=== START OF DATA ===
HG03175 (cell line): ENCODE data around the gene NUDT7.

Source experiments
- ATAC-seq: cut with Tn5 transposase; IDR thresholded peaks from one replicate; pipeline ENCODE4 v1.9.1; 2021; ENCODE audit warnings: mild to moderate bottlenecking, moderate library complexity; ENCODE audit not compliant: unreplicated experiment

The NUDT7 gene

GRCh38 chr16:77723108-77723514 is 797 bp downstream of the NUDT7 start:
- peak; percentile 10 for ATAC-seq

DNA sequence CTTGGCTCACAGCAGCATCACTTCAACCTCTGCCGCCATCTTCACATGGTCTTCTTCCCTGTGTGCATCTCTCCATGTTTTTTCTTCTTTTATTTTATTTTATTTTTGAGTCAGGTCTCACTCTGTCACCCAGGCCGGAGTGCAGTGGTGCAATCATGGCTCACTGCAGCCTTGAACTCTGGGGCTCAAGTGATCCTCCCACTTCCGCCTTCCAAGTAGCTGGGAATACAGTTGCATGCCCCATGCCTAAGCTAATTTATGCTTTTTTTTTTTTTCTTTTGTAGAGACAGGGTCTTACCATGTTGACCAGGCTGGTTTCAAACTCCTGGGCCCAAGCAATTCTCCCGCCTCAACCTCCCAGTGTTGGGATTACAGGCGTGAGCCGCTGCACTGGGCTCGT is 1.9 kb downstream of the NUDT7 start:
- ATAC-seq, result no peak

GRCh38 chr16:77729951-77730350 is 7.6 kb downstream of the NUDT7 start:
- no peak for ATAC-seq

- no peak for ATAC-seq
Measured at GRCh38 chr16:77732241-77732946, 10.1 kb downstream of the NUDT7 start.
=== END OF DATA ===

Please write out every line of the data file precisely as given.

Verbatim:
HG03175 (cell line): ENCODE data around the gene NUDT7.

Source experiments
- ATAC-seq: cut with Tn5 transposase; IDR thresholded peaks from one replicate; pipeline ENCODE4 v1.9.1; 2021; ENCODE audit warnings: mild to moderate bottlenecking, moderate library complexity; ENCODE audit not compliant: unreplicated experiment

The NUDT7 gene

GRCh38 chr16:77723108-77723514 is 797 bp downstream of the NUDT7 start:
- peak; percentile 10 for ATAC-seq

DNA sequence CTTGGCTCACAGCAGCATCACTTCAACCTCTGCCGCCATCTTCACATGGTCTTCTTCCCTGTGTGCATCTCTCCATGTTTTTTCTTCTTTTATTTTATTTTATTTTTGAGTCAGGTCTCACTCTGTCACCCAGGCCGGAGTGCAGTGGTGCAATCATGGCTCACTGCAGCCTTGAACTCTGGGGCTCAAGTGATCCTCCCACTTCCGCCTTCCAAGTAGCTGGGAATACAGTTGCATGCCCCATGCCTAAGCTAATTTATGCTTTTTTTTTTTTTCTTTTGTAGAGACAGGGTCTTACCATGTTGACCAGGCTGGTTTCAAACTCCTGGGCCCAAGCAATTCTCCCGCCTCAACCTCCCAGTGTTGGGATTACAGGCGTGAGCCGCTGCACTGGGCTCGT is 1.9 kb downstream of the NUDT7 start:
- ATAC-seq, result no peak

GRCh38 chr16:77729951-77730350 is 7.6 kb downstream of the NUDT7 start:
- no peak for ATAC-seq

- no peak for ATAC-seq
Measured at GRCh38 chr16:77732241-77732946, 10.1 kb downstream of the NUDT7 start.